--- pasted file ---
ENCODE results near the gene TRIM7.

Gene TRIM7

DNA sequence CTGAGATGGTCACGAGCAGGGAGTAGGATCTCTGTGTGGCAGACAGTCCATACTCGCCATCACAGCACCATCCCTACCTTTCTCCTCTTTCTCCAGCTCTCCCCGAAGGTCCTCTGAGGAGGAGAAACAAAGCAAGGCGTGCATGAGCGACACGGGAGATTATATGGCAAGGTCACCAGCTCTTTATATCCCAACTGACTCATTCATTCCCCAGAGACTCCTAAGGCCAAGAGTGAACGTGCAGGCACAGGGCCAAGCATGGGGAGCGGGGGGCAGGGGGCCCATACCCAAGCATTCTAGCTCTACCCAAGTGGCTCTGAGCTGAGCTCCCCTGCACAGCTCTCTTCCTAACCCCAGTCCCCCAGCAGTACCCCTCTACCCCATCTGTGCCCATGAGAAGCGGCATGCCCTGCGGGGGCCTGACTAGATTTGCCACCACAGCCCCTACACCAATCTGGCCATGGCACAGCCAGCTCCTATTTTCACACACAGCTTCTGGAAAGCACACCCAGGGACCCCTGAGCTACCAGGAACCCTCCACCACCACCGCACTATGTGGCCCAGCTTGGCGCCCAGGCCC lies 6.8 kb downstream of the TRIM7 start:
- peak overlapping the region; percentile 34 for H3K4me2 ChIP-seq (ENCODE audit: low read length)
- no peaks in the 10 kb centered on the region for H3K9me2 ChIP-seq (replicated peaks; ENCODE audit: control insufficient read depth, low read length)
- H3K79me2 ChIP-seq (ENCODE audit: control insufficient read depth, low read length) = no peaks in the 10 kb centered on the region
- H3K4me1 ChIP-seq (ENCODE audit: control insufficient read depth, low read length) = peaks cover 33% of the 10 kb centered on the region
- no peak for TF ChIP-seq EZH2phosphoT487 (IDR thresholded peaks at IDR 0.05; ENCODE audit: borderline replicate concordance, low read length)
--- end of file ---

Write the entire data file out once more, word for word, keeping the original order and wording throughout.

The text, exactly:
ENCODE results near the gene TRIM7.

Gene TRIM7

DNA sequence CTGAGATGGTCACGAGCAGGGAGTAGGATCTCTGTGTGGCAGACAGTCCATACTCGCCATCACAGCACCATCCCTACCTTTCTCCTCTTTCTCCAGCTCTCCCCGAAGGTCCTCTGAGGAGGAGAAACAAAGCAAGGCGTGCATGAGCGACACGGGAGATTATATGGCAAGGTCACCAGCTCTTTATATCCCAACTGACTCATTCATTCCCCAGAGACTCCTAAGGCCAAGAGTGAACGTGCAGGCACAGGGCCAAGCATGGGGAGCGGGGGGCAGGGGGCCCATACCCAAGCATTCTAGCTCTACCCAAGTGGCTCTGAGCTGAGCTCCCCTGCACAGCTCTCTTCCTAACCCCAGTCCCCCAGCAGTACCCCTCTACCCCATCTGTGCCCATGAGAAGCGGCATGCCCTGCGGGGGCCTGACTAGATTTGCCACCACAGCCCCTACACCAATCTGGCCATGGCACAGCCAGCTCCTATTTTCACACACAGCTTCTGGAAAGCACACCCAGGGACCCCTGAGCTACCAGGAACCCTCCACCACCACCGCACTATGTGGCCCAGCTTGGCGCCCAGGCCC lies 6.8 kb downstream of the TRIM7 start:
- peak overlapping the region; percentile 34 for H3K4me2 ChIP-seq (ENCODE audit: low read length)
- no peaks in the 10 kb centered on the region for H3K9me2 ChIP-seq (replicated peaks; ENCODE audit: control insufficient read depth, low read length)
- H3K79me2 ChIP-seq (ENCODE audit: control insufficient read depth, low read length) = no peaks in the 10 kb centered on the region
- H3K4me1 ChIP-seq (ENCODE audit: control insufficient read depth, low read length) = peaks cover 33% of the 10 kb centered on the region
- no peak for TF ChIP-seq EZH2phosphoT487 (IDR thresholded peaks at IDR 0.05; ENCODE audit: borderline replicate concordance, low read length)